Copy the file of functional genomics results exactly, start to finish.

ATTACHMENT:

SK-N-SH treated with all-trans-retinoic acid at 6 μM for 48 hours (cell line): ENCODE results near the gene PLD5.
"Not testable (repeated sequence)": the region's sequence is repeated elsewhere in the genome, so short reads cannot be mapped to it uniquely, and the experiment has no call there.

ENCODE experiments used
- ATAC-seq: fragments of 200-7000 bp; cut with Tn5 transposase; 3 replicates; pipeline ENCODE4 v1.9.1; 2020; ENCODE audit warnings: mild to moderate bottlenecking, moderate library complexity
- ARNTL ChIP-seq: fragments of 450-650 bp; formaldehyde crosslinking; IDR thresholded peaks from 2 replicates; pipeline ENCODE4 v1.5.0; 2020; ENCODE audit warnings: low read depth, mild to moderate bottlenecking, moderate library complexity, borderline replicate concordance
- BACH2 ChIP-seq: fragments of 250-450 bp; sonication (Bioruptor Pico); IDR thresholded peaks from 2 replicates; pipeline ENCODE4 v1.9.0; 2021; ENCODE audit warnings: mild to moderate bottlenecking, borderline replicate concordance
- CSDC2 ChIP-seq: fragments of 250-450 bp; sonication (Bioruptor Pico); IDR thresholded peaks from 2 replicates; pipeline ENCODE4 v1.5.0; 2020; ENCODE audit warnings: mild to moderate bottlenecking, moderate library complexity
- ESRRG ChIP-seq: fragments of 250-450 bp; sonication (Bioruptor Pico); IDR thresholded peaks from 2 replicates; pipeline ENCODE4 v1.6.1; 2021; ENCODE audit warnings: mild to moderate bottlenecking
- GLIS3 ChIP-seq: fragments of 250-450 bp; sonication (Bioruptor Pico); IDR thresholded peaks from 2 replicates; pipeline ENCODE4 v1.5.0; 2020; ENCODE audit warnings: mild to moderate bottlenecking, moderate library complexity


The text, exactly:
SK-N-SH treated with all-trans-retinoic acid at 6 μM for 48 hours (cell line): ENCODE results near the gene PLD5.
"Not testable (repeated sequence)": the region's sequence is repeated elsewhere in the genome, so short reads cannot be mapped to it uniquely, and the experiment has no call there.

ENCODE experiments used
- ATAC-seq: fragments of 200-7000 bp; cut with Tn5 transposase; 3 replicates; pipeline ENCODE4 v1.9.1; 2020; ENCODE audit warnings: mild to moderate bottlenecking, moderate library complexity
- ARNTL ChIP-seq: fragments of 450-650 bp; formaldehyde crosslinking; IDR thresholded peaks from 2 replicates; pipeline ENCODE4 v1.5.0; 2020; ENCODE audit warnings: low read depth, mild to moderate bottlenecking, moderate library complexity, borderline replicate concordance
- BACH2 ChIP-seq: fragments of 250-450 bp; sonication (Bioruptor Pico); IDR thresholded peaks from 2 replicates; pipeline ENCODE4 v1.9.0; 2021; ENCODE audit warnings: mild to moderate bottlenecking, borderline replicate concordance
- CSDC2 ChIP-seq: fragments of 250-450 bp; sonication (Bioruptor Pico); IDR thresholded peaks from 2 replicates; pipeline ENCODE4 v1.5.0; 2020; ENCODE audit warnings: mild to moderate bottlenecking, moderate library complexity
- ESRRG ChIP-seq: fragments of 250-450 bp; sonication (Bioruptor Pico); IDR thresholded peaks from 2 replicates; pipeline ENCODE4 v1.6.1; 2021; ENCODE audit warnings: mild to moderate bottlenecking
- GLIS3 ChIP-seq: fragments of 250-450 bp; sonication (Bioruptor Pico); IDR thresholded peaks from 2 replicates; pipeline ENCODE4 v1.5.0; 2020; ENCODE audit warnings: mild to moderate bottlenecking, moderate library complexity